It goes without saying that millions of taxpayers have been affected in some way, many adversely, by COVID-19 and the subsequent economic downturn. While there have been several Federal and State measures taken to minimize the financial burden on companies, one existing Internal Revenue Code section may help businesses sustain or even increase cash flows in the interim.
Under Section 165(i) of the Internal Revenue Code (IRC), taxpayers that have experienced financial hardship due to identifiable natural disasters, have the option to accelerate certain related losses to the tax year immediately preceding the tax year in which the financial loss was experienced. Section 165(i) is only applicable when an extraordinary event is recognized and approved by the President as validating assistance under the Stafford Disaster Relief and Emergency Assistance Act.
President Trump issued an emergency declaration on March 13, 2020 in response to the COVID-19 pandemic. With this declaration in place, businesses now may claim losses related to COVID-19 on their 2019 tax return, reducing taxable income, potential 2020 estimated tax payments, and potentially refunding prior tax payments made.
In order to utilize Section 165, all four points below must be true:
- The loss must be caused by an identifiable event,
- The loss must occur in the taxable year of the identifiable event,
- Any financial loss must be substantiated by completed transactions, and
- Any loss sustained cannot be covered by insurance proceeds.
Qualified financial losses
While not all inclusive, below are examples of qualifying losses and casualties that may be eligible for acceleration to 2019 if they meet the four points mentioned above:
- Prepaid raw materials, supplies or other inventory used to fulfill a contract that has been cancelled
- Prepaid events, travel, conference space, hotel rooms, etc. if not refunded or provided a credit
- Permanent retirement or abandonment of fixed assets
- Losses from the sale or exchange of property.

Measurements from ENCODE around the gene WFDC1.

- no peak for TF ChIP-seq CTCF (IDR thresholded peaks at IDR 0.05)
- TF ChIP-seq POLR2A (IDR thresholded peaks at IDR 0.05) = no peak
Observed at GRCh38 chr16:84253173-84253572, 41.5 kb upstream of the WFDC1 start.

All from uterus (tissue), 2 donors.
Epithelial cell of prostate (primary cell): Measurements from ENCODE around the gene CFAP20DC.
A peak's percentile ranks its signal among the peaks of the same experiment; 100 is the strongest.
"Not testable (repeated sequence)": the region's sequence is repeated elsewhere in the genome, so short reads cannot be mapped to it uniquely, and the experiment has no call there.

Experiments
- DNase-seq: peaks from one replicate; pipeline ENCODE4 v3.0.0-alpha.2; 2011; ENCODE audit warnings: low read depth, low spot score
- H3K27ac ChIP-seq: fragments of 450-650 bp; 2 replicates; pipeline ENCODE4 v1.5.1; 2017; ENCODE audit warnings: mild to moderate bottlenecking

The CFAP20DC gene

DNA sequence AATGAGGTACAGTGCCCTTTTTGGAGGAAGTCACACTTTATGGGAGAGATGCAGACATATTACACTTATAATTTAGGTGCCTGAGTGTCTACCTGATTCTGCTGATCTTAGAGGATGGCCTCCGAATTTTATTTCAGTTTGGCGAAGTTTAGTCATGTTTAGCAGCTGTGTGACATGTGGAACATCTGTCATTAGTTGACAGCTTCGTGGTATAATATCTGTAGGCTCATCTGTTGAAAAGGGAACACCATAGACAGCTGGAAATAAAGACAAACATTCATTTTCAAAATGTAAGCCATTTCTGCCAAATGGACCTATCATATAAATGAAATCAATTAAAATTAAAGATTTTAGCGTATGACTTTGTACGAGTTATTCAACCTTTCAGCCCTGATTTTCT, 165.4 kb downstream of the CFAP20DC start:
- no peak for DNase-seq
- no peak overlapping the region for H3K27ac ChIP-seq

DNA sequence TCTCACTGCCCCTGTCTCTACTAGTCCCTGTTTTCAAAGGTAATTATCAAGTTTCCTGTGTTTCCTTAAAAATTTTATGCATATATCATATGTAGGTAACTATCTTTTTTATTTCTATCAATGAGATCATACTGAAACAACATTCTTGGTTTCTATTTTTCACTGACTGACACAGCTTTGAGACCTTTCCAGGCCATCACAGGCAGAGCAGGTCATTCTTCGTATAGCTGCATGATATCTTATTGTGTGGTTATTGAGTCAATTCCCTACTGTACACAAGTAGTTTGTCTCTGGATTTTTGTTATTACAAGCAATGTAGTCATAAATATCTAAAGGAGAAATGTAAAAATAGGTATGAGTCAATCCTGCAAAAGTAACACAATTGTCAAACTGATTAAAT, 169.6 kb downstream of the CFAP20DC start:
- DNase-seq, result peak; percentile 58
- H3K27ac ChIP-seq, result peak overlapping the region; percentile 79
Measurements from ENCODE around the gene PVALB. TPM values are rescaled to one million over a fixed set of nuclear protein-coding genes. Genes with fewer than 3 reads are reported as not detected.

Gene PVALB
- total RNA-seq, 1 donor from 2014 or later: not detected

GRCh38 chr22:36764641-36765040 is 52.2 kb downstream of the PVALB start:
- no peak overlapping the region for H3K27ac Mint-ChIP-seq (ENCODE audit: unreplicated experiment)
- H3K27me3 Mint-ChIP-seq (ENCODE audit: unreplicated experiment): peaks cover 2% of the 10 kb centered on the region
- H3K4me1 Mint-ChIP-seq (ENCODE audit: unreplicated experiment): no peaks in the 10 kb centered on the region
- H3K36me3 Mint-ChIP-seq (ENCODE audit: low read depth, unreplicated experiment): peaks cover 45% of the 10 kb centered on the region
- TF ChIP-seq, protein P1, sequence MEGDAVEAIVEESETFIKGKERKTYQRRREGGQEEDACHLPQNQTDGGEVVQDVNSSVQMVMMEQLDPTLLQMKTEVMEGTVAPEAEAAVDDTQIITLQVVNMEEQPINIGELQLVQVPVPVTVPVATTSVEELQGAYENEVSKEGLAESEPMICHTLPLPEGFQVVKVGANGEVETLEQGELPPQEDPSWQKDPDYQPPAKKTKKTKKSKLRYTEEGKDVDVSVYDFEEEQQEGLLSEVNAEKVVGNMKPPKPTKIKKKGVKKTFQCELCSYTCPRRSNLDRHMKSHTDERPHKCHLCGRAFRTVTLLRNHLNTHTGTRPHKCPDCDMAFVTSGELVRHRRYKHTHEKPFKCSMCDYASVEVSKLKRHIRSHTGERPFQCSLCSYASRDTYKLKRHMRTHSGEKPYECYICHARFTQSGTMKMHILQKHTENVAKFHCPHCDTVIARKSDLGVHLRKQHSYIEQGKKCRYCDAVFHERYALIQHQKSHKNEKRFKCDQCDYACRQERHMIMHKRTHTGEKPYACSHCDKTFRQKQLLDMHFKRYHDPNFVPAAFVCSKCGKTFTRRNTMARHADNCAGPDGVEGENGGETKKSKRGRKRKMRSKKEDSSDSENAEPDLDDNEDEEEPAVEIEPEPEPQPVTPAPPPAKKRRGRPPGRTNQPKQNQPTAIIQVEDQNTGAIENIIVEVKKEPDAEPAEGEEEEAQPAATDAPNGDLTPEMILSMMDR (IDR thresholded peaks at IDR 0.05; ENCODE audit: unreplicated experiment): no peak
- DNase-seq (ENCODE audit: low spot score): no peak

- Payments required in order to cancel contracts, leases or licenses
- Full abandonment of leasehold and tenant improvements
- Abandonment of capitalized costs related to pending business deals
- Costs related to the closing of stores or work locations
- Worthless inventory due to spoilage during government shutdown
Temporary, speculative, or subjective losses like decreased revenues or decline in the fair market value of property due to economic obsolescence stemming from lowered consumer demand do not qualify for treatment under Section 165.
Making the election under IRC 165(i):
In order to accelerate and report 2020 COVID-19 related losses on a 2019 tax return, the company must make an election under IRC 165(i). The election must be made on an originally filed Federal tax return, or an amended Federal tax return filed on, or before the date that is six months after the original return due date (excluding extensions) of the tax return for the year in which the disaster occurred. Put simply, calendar year taxpayers have until the Fall of 2021 to file an original or amended tax return and make this election.
Section 165(i) provides a seldom used opportunity for taxpayers to increase their cash flow as uncertain times still lie ahead. While COVID-19 related losses have plagued many, the taxpayer must accurately and carefully document and demonstrate the existence of the casualty as directly related to this pandemic. The synchronicity of a loss without establishing that COVID-19 directly caused it, will not suffice for purposes of utilizing Section 165.